Graft-versus-host diseaseGVHD; Bone marrow transplant - graft-versus-host disease; Stem cell transplant - graft-versus-host disease; Allogeneic transplant - GVHD
Graft-versus-host disease (GVHD) is a complication that can occur after certain stem cell or bone marrow transplants.
GVHD may occur after a bone marrow, or stem cell, transplant in which someone receives bone marrow tissue or cells from a donor. This type of transplant is called allogeneic. The new, transplanted cells regard the recipient's body as foreign. When this happens, the cells attack the recipient's body.
GVHD does not occur when people receive their own cells. This type of transplant is called autologous.
Before a transplant, tissue and cells from possible donors are checked to see how closely they match the recipient. GVHD is less likely to occur, or symptoms will be milder, when the match is close. The chance of GVHD is:
- Around 30% to 40% when the donor and recipient are related
- Around 60% to 80% when the donor and recipient are not related
There are 2 types of GVHD: acute and chronic. Symptoms in both acute and chronic GVHD range from mild to severe.
Acute GVHD usually happens within the first 6 months after a transplant. Common acute symptoms include:
- Abdominal pain or cramps, nausea, vomiting, and diarrhea
- Jaundice (yellow coloring of the skin or eyes) or other liver problems
- Skin rash, itching, redness on areas of the skin
Chronic GVHD usually starts more than 3 months after a transplant, and can last a lifetime. Chronic symptoms may include:
- Dry eyes or vision changes
- Dry mouth, white patches inside the mouth, and sensitivity to spicy foods
- Fatigue, muscle weakness, and chronic pain
- Joint pain or stiffness
- Skin rash with raised, discolored areas, as well as skin tightening or thickening
- Shortness of breath due to lung damage
- Vaginal dryness
- Weight loss
Exams and Tests
Several lab and imaging tests can be done to diagnose and monitor problems caused by GVHD.
A biopsy of the skin, mucous membranes in the mouth, or other parts of the body may help confirm the diagnosis.
After a transplant, the recipient usually takes drugs that suppress the immune system. This helps reduce the chances (or severity) of GVHD.
You'll continue taking the medicines until your health care provider thinks the risk of GVHD is low. Many of these medicines have side effects, including kidney and liver damage. You'll have regular tests to watch for these problems.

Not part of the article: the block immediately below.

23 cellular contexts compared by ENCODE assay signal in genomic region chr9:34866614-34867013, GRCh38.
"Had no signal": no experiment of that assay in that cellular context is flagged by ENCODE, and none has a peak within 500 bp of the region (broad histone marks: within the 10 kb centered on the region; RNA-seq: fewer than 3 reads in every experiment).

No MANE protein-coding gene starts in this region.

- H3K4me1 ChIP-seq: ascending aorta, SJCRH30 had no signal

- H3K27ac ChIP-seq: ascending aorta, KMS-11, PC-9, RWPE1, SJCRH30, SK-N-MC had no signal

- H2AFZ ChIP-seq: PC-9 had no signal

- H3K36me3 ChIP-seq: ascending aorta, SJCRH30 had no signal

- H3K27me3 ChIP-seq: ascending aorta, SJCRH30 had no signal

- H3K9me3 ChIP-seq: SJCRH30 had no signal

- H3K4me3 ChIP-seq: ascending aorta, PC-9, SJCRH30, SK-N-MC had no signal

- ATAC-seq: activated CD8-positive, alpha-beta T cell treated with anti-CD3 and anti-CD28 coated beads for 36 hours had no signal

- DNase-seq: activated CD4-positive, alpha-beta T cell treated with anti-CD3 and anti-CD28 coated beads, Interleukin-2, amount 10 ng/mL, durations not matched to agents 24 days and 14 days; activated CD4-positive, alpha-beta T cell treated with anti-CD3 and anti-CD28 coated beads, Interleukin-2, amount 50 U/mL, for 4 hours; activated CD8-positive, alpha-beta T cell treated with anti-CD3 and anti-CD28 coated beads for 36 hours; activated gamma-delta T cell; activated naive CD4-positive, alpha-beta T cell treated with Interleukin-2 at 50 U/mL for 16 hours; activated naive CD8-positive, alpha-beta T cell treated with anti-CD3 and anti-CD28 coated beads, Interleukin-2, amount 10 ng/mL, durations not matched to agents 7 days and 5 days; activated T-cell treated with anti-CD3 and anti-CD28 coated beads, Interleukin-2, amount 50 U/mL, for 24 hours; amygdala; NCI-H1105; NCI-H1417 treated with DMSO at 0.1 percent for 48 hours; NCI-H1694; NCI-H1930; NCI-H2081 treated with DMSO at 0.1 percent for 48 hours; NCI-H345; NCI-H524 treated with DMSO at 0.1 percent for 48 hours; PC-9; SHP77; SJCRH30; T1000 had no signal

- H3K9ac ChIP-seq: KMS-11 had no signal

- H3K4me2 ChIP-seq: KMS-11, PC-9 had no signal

Treatment of chronic GVHD includes prednisone (a steroid), or the same drugs that suppress the immune system.
Outlook depends on the severity of GVHD. People who receive closely matched bone marrow tissue and cells usually do better.
Some cases of GVHD can damage the liver, lungs, digestive tract, or other body organs. There is also a risk for severe infections.
Many cases of acute or chronic GVHD can be treated successfully. But this doesn't guarantee that the transplant itself will succeed in treating the original disease.
When to Contact a Medical Professional
If you have had a bone marrow transplant, call your provider right away if you develop any symptoms of GVHD or other unusual symptoms.
Bashir Q, Champlin R. Hematopoietic stem cell transplantation. In: Niederhuber JE, Armitage JO, Doroshow JH, Kastan MB, Tepper JE, eds. Abeloff's Clinical Oncology. 5th ed. Philadelphia, PA: Elsevier Churchill Livingstone; 2014:chap 30.
Majhail NS, Weisdorf DJ. Complications after hematopoietic stem cell transplantation. In: Hoffman R, Benz EJ Jr, Silberstein LE, Heslop HE, Weitz JI, Anastasi J, eds. Hematology: Basic Principles and Practice. 6th ed. Philadelphia, PA: Elsevier Saunders; 2013:chap 110.
Review Date: 5/20/2016
Reviewed By: Todd Gersten, MD, Hematology/Oncology, Florida Cancer Specialists & Research Institute, Wellington, FL. Review provided by VeriMed Healthcare Network. Also reviewed by David Zieve, MD, MHA, Isla Ogilvie, PhD, and the A.D.A.M. Editorial team.